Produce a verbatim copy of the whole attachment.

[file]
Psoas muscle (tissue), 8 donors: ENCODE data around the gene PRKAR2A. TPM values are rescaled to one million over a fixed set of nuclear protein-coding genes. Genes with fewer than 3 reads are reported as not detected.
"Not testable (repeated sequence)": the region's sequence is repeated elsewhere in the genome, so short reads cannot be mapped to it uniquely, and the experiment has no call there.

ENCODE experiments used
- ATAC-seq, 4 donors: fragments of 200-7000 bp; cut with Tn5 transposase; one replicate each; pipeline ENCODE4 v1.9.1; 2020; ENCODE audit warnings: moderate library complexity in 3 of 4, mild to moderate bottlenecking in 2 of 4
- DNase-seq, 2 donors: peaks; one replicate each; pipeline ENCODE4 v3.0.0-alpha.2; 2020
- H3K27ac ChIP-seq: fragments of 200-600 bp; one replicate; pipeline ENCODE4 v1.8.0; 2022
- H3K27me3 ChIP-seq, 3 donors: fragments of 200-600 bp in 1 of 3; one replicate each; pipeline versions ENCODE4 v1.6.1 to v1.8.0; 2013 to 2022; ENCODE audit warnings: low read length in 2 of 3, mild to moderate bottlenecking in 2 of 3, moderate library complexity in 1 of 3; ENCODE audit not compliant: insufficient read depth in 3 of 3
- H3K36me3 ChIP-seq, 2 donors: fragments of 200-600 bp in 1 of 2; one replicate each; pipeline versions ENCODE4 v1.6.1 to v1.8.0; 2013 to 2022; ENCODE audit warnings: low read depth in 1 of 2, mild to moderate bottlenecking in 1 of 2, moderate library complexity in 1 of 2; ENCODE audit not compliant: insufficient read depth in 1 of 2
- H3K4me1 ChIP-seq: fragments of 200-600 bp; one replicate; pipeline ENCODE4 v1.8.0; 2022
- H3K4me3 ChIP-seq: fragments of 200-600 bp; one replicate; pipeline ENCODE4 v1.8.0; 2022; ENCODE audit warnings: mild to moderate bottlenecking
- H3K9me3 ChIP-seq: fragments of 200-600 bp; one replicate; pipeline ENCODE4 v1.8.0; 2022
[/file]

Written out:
Psoas muscle (tissue), 8 donors: ENCODE data around the gene PRKAR2A. TPM values are rescaled to one million over a fixed set of nuclear protein-coding genes. Genes with fewer than 3 reads are reported as not detected.
"Not testable (repeated sequence)": the region's sequence is repeated elsewhere in the genome, so short reads cannot be mapped to it uniquely, and the experiment has no call there.

ENCODE experiments used
- ATAC-seq, 4 donors: fragments of 200-7000 bp; cut with Tn5 transposase; one replicate each; pipeline ENCODE4 v1.9.1; 2020; ENCODE audit warnings: moderate library complexity in 3 of 4, mild to moderate bottlenecking in 2 of 4
- DNase-seq, 2 donors: peaks; one replicate each; pipeline ENCODE4 v3.0.0-alpha.2; 2020
- H3K27ac ChIP-seq: fragments of 200-600 bp; one replicate; pipeline ENCODE4 v1.8.0; 2022
- H3K27me3 ChIP-seq, 3 donors: fragments of 200-600 bp in 1 of 3; one replicate each; pipeline versions ENCODE4 v1.6.1 to v1.8.0; 2013 to 2022; ENCODE audit warnings: low read length in 2 of 3, mild to moderate bottlenecking in 2 of 3, moderate library complexity in 1 of 3; ENCODE audit not compliant: insufficient read depth in 3 of 3
- H3K36me3 ChIP-seq, 2 donors: fragments of 200-600 bp in 1 of 2; one replicate each; pipeline versions ENCODE4 v1.6.1 to v1.8.0; 2013 to 2022; ENCODE audit warnings: low read depth in 1 of 2, mild to moderate bottlenecking in 1 of 2, moderate library complexity in 1 of 2; ENCODE audit not compliant: insufficient read depth in 1 of 2
- H3K4me1 ChIP-seq: fragments of 200-600 bp; one replicate; pipeline ENCODE4 v1.8.0; 2022
- H3K4me3 ChIP-seq: fragments of 200-600 bp; one replicate; pipeline ENCODE4 v1.8.0; 2022; ENCODE audit warnings: mild to moderate bottlenecking
- H3K9me3 ChIP-seq: fragments of 200-600 bp; one replicate; pipeline ENCODE4 v1.8.0; 2022